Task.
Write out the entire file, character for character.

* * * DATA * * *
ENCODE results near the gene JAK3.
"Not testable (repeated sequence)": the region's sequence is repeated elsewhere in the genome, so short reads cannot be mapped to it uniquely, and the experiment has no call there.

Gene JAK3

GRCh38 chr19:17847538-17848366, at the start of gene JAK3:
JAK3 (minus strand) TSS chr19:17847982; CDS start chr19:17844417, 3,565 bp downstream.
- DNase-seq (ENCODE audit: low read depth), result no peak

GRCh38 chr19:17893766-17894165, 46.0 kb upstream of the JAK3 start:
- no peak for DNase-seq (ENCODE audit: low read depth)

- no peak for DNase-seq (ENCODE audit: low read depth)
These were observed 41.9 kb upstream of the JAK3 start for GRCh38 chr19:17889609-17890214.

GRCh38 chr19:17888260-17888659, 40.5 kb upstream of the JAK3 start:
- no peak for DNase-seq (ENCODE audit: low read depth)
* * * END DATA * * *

ENCODE results near the gene JAK3.
"Not testable (repeated sequence)": the region's sequence is repeated elsewhere in the genome, so short reads cannot be mapped to it uniquely, and the experiment has no call there.

Gene JAK3

GRCh38 chr19:17847538-17848366, at the start of gene JAK3:
JAK3 (minus strand) TSS chr19:17847982; CDS start chr19:17844417, 3,565 bp downstream.
- DNase-seq (ENCODE audit: low read depth), result no peak

GRCh38 chr19:17893766-17894165, 46.0 kb upstream of the JAK3 start:
- no peak for DNase-seq (ENCODE audit: low read depth)

- no peak for DNase-seq (ENCODE audit: low read depth)
These were observed 41.9 kb upstream of the JAK3 start for GRCh38 chr19:17889609-17890214.

GRCh38 chr19:17888260-17888659, 40.5 kb upstream of the JAK3 start:
- no peak for DNase-seq (ENCODE audit: low read depth)